So I have been keeping bees now for 3 years, with varying degrees of success. I have a full, thriving hive, and an empty one. The first two years resulted in the loss of two nucs/colonies and the current colony ‘discovered’ the hive by themselves. In the beginning of the year I discovered that they had a varroa infestation. I treated them with oxalic acid (a spray, where one simply sprays each frame of bees, and it lasts a year). Over 2500 mites were killed and a lot of others were shed after powdering the bees with icing sugar. They also had a little chalk brood, which has remained evident, albeit in small quantities, throughout the year. The other major negative has been the inundation of Vespa Asiatica (Asian hornet) which is now rife everywhere. I have located 1 nest this year, and two nests last year (all in forests near by), which I had destroyed. I have also killed 1300 wasps this year, mostly with my home made swatter, but also with a BB air pistol, which I used to kill wasps when the ivy was in bloom (they go after insects and bees on the ivy. As we near winter the hornets are thinning out and the bees seem to appreciate my intervention. I have chickens which clean up dead bees and there are also lizards living in the rocks below the hive, which help clean up, along with yellow jacket wasps.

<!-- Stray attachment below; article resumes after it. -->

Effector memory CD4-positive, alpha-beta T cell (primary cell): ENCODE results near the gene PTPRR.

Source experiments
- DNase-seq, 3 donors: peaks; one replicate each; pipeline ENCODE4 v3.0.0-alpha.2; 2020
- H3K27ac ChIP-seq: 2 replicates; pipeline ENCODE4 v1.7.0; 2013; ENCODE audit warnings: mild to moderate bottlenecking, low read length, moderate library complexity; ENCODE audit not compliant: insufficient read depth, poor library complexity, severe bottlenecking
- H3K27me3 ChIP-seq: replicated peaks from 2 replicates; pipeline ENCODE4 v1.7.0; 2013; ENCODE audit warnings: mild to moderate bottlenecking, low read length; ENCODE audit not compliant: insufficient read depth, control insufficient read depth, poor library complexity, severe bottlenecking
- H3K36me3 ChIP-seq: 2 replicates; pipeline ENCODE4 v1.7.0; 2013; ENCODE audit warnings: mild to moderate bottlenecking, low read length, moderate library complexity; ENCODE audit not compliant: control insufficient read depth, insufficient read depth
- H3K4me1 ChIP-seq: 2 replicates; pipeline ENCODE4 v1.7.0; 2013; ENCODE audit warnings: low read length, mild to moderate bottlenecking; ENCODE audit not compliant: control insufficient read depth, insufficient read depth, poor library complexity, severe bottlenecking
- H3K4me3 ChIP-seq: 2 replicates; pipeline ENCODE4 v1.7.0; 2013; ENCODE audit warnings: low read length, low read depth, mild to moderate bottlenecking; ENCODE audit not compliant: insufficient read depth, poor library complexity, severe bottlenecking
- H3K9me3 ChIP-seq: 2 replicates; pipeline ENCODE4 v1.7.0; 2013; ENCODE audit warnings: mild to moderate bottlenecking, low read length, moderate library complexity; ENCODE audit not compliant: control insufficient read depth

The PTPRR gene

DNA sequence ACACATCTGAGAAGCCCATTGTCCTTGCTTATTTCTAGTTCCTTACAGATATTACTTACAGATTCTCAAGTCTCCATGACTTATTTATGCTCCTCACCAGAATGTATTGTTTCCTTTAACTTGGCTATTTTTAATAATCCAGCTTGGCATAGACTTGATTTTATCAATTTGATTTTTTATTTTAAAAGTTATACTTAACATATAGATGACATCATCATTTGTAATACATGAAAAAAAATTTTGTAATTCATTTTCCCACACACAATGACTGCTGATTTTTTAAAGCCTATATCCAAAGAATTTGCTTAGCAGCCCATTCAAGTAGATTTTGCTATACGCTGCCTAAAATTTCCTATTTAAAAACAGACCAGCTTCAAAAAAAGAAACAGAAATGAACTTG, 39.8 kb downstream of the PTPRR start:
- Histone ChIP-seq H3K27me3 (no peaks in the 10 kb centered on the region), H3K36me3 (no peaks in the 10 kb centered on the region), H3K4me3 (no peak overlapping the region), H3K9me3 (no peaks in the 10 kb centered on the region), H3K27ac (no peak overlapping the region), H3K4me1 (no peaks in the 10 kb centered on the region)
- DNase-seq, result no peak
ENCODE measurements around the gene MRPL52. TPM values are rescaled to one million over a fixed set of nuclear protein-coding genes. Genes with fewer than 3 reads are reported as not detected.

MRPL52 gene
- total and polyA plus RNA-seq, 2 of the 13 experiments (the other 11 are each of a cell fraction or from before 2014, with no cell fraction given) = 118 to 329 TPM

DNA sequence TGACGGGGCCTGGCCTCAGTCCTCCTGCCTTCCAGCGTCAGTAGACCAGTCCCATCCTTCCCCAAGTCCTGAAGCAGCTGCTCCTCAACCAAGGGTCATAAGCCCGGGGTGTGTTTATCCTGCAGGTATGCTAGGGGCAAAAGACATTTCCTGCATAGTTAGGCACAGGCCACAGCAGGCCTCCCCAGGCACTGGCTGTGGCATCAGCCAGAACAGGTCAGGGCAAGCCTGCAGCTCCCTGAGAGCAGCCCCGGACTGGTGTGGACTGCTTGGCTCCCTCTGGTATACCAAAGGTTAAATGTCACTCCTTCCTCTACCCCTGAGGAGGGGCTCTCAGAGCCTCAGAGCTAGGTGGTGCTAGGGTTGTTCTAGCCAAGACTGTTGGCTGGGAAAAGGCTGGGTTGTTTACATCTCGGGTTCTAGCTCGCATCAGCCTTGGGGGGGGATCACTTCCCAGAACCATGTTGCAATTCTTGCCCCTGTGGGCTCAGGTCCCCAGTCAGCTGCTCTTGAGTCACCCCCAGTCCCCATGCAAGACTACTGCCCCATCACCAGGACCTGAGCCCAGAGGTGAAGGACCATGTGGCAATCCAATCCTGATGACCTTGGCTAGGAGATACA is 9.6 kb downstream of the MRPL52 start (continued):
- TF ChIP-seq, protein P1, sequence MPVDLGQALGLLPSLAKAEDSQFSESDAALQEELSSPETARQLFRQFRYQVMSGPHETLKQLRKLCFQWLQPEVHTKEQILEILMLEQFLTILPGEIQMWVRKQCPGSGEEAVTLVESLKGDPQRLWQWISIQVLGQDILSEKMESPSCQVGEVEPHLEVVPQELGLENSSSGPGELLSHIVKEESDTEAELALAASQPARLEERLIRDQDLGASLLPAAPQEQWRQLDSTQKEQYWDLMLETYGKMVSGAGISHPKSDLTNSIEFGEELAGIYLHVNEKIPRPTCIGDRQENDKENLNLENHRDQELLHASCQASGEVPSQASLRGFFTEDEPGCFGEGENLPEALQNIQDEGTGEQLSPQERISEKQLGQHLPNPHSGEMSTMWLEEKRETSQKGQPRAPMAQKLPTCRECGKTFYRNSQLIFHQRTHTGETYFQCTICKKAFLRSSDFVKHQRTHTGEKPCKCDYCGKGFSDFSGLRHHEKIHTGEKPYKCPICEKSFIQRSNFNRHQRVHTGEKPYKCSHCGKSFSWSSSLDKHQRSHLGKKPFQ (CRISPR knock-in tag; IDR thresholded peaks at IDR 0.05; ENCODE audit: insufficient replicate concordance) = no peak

Now for the contentious part: I have have decided not to harvest this year, and I have also decided to largely leave the bees to themselves (apart from the hornet interventions). My last inspection was in June. I have since added a medium box for brood and a flow super with QE, and I have added 5cm foam insulation. In the absence of any other local knowledge, this is my plan of action, and I will report back the results next Spring. The months of September and October, so far, have been the busiest months of the year, with average daily temperatures in the high 70s/low 80s (mid to high 20s/low 30s C). Lots of pollen and nectar coming in.
I will leave everything as it is and I will not remove the QE (I know you will warn me about propolised QE, frozen queen, damaged flow frames) but that is what I am prepared to put up with).
I will next do an inspection in Spring next year and decide what resources I am prepared to harvest then.
The bees are multiplying and even crowding the entrance during the day time. If they decide to swarm then hopefully they will go to the empty hive, which I have ‘armed’ with home grown lemon grass.
I will perform another oxalic acid treatment then.
I will report back on all these points after that inspection. I have attached photos of the hive, as well as the swatter I use to kill the hornets. I even killed a hornet yesterday as it was flying away from the hive, having snatched a bee as the bee arrived. The wasp was stunned and killed; the bee itself, although stunned, recovered, and I put her back on the landing board, where she briskly went back inside.